*Mark Herkommer
February 24, 2014
*

The Great Pyramid

The Great Pyramid, The Pyramid of Cheops (Khufu), built between 2589 - 2566 BC, stands today as one of the greatest architectual achievements. Its dimensions and orientation have astounded mathematicians and astronomers for centuries. Many subscribe to the belief that only God or god-like space aliens could constructed it. I hope to persuade you, gentle reader, to the contrary.

In my opinion it is time to take a good hard look at the Egyptians and their sciences and try to draw some rational conclusions. I belive that the Pyramid was constructed by the Egyptians and their army of laborers. This was done without any extraterrestrial assistance or metaphysical manifestations. Clear thinking and hard work, a little good fortune, and an interesting mathematical coincidence, but not much more.

The skill of their masonry is beyond dispute. The pyramid was built in about 23 years with about 2.5 million stones. This means that every year 100,000 large blocks (285 per day), weighting an average of 2 1/2 tons must have been quarried, dressed, brought to the building site, and set in place.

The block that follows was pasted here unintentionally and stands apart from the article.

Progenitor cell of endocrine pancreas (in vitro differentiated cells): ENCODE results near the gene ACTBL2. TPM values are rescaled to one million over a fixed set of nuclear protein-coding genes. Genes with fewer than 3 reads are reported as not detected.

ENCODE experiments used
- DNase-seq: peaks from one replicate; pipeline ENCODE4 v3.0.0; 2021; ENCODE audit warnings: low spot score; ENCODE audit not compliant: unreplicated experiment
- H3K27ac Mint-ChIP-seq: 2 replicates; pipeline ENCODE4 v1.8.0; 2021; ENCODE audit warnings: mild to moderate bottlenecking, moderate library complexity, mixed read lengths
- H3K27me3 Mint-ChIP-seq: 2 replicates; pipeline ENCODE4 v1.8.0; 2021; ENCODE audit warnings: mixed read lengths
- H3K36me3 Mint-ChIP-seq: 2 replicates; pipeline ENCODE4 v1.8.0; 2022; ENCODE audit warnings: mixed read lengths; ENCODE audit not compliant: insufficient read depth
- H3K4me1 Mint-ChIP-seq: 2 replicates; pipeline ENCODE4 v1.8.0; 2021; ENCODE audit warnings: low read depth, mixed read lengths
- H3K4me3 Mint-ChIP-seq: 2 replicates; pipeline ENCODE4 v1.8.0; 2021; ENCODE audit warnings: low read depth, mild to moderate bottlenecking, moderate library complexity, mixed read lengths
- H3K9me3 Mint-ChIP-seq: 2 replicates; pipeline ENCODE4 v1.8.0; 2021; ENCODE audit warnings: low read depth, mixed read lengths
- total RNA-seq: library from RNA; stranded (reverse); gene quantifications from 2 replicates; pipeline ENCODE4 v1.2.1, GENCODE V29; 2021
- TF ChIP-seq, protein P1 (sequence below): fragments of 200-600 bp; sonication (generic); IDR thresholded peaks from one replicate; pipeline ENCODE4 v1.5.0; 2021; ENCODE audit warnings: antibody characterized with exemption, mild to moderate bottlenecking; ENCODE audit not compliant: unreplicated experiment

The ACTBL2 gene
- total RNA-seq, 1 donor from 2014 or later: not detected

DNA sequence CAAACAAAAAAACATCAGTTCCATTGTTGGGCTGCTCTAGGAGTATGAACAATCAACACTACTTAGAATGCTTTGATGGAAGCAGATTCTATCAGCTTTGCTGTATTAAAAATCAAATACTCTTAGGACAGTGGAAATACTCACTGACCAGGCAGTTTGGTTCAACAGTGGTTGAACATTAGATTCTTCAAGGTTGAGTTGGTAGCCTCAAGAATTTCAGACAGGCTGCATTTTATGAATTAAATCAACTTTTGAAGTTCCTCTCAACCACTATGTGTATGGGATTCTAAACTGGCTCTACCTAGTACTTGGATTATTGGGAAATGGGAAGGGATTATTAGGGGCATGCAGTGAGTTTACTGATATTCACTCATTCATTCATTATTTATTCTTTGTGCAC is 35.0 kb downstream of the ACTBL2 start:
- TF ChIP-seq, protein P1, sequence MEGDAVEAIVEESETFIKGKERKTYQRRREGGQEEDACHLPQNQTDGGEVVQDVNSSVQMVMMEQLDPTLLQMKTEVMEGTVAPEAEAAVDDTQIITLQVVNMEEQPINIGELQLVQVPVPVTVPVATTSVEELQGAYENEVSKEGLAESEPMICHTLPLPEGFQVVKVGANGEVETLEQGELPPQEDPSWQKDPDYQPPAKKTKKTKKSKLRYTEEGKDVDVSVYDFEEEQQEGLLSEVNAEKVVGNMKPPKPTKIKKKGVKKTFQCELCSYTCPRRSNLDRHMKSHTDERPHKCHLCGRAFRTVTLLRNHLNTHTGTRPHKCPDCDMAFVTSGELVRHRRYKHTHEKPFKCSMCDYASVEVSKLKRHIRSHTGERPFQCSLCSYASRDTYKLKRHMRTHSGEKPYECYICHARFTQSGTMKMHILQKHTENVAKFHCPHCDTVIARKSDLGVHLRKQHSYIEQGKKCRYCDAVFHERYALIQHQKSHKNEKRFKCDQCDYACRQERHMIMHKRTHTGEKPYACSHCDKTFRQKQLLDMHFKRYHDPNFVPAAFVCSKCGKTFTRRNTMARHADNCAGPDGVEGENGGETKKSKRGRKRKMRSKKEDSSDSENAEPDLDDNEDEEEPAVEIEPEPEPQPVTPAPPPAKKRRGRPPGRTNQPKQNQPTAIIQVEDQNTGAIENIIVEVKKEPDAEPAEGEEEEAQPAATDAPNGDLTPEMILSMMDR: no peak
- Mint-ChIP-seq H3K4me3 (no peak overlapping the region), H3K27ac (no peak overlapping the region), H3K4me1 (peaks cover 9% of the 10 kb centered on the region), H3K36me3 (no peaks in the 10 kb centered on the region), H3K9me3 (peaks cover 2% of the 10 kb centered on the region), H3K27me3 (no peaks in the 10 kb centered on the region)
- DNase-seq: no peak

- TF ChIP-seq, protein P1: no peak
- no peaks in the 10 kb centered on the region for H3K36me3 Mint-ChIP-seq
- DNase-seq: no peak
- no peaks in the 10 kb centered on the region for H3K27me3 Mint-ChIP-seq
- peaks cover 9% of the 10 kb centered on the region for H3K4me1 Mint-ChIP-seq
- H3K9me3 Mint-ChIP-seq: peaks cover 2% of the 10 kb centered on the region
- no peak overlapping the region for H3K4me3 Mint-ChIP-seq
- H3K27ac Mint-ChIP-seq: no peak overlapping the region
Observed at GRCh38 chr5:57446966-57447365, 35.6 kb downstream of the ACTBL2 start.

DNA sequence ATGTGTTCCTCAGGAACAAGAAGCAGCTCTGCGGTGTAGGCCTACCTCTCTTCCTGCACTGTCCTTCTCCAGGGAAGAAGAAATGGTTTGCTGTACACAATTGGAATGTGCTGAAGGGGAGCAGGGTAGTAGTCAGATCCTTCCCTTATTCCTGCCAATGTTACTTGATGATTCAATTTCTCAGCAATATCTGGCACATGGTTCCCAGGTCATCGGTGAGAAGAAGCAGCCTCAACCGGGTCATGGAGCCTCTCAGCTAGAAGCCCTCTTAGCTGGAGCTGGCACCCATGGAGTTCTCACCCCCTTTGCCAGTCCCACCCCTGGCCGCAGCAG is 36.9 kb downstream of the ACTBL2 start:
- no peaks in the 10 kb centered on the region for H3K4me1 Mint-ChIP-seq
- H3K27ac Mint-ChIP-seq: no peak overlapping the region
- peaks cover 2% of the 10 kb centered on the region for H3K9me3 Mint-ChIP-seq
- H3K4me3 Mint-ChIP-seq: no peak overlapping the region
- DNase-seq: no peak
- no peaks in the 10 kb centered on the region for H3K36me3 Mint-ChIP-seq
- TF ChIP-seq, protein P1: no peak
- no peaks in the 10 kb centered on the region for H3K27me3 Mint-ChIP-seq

Like so many of the baffling ancient monuments, no nation today on Earth
has the technology required or the capital wealth to attempt to duplicate the
majestic works of these lost civilizations.

From all accounts, the Egyptians were meticulous record keepers. From dynastic history to harvest yield to small transactions, ample evidence exists to demonstrate their ability and inclination to keep records.

One can speculate as to the basis for this cultural characteristic: Nile flooding, pharaohic rule, general commerce, etc. One this is certain; contemporaneous cultures did not keep records to the extent that the Egyptians did.

Every civilization has its share of creative individuals. These individuals borrow from their culture and synthesize new information. From the detailed historical records, we know that over time the ancient Egyptians developed a body of abstract information. Historical investigations into the records and buildings of the Egyptians has established they developed and maintained a body of scientific information. These things the ancient Egyptians knew with certainty (in no particular order):